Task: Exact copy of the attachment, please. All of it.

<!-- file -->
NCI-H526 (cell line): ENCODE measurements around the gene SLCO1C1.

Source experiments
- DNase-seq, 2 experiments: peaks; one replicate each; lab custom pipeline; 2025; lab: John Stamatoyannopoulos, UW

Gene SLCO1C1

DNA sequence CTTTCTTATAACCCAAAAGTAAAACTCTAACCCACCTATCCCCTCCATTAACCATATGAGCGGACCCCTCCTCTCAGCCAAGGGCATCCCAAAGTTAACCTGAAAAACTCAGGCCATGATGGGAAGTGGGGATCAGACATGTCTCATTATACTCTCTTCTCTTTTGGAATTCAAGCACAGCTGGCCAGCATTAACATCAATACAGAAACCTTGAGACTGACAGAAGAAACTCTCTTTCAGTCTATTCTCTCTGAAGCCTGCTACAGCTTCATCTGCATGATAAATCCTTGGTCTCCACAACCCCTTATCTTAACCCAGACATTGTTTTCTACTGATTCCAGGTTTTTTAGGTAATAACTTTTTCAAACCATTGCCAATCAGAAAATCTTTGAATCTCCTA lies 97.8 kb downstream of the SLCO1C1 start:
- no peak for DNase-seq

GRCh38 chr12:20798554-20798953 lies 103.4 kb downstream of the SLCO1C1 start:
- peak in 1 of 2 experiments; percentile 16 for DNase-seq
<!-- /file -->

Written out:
NCI-H526 (cell line): ENCODE measurements around the gene SLCO1C1.

Source experiments
- DNase-seq, 2 experiments: peaks; one replicate each; lab custom pipeline; 2025; lab: John Stamatoyannopoulos, UW

Gene SLCO1C1

DNA sequence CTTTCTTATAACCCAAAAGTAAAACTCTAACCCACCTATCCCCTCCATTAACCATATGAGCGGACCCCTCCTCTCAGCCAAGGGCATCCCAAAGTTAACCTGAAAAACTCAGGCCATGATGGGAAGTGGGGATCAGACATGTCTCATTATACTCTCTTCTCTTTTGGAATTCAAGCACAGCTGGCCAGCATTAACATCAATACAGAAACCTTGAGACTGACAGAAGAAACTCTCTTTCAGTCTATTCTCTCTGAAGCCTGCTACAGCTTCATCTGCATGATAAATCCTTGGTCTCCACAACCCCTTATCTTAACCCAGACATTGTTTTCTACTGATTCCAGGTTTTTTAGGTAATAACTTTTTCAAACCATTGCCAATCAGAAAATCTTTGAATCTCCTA lies 97.8 kb downstream of the SLCO1C1 start:
- no peak for DNase-seq

GRCh38 chr12:20798554-20798953 lies 103.4 kb downstream of the SLCO1C1 start:
- peak in 1 of 2 experiments; percentile 16 for DNase-seq